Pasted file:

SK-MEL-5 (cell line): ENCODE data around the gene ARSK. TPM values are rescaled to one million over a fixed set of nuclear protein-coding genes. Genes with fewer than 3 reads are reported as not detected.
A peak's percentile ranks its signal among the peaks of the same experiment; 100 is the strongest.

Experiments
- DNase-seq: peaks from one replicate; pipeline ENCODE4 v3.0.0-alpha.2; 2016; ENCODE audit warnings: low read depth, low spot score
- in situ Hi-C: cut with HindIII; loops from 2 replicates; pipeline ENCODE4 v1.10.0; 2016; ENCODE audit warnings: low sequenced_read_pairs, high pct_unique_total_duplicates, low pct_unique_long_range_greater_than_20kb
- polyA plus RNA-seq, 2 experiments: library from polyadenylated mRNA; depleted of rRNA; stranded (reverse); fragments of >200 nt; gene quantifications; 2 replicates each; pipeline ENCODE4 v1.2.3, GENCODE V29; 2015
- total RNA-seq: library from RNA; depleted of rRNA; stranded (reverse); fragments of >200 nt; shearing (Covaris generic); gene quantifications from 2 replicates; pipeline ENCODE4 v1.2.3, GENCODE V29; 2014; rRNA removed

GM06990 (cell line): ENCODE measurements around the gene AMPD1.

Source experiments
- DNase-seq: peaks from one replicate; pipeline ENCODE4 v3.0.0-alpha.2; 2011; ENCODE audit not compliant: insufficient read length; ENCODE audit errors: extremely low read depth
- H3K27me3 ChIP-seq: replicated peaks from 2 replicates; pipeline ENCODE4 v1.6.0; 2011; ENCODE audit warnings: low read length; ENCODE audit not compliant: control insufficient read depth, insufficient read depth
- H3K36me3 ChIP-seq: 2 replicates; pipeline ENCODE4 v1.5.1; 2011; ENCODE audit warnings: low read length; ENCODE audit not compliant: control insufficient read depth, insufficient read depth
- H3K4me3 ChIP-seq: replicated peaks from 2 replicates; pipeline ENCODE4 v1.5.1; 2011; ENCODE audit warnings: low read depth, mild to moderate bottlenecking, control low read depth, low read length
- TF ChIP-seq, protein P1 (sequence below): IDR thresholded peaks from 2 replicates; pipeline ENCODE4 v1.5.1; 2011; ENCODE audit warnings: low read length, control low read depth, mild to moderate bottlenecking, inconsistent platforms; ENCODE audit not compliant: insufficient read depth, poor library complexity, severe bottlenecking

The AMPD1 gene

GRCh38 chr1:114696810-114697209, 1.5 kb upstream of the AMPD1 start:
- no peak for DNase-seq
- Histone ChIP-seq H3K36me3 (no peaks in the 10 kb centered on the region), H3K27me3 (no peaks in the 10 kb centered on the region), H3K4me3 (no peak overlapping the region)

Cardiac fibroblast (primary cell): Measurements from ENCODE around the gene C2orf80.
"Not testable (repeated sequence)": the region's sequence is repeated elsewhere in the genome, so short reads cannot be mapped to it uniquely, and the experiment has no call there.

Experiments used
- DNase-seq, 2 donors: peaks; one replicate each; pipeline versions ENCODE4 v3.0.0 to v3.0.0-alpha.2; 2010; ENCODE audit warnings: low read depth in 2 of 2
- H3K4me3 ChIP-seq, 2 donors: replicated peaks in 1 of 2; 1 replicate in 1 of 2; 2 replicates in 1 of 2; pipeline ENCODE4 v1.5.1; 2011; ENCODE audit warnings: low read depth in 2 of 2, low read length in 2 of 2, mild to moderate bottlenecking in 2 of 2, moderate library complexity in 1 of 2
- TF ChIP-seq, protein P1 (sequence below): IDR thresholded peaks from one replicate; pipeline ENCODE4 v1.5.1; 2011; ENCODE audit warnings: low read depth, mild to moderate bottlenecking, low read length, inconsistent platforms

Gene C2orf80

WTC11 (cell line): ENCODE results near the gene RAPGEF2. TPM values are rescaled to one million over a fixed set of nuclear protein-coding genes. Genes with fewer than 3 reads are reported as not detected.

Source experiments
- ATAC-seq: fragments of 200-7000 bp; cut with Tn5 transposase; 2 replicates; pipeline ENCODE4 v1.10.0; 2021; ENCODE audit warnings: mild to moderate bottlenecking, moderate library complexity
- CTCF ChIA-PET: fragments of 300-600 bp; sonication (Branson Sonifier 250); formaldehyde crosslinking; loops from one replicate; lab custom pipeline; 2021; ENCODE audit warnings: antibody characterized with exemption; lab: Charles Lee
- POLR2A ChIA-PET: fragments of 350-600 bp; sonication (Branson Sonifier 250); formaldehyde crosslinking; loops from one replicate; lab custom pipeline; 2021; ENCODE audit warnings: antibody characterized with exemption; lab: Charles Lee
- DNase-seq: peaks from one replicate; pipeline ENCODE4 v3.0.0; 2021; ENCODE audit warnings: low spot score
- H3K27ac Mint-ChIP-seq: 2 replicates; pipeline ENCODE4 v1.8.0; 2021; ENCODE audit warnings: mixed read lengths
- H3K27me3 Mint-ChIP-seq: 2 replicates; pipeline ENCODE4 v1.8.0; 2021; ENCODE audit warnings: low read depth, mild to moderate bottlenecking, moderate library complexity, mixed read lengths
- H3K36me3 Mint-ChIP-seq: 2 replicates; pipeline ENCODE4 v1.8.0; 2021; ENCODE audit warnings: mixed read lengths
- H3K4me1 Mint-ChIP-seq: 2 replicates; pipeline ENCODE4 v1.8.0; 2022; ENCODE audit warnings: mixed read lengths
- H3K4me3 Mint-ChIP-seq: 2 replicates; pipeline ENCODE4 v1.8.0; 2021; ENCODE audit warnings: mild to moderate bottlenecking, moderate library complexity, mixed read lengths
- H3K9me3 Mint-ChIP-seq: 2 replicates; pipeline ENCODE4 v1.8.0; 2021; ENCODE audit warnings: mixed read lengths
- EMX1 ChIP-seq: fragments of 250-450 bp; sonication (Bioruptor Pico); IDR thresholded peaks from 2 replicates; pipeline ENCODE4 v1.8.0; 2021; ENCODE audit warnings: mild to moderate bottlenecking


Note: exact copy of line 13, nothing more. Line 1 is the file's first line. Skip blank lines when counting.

- H3K4me3 ChIP-seq: replicated peaks from 2 replicates; pipeline ENCODE4 v1.5.1; 2011; ENCODE audit warnings: low read depth, mild to moderate bottlenecking, control low read depth, low read length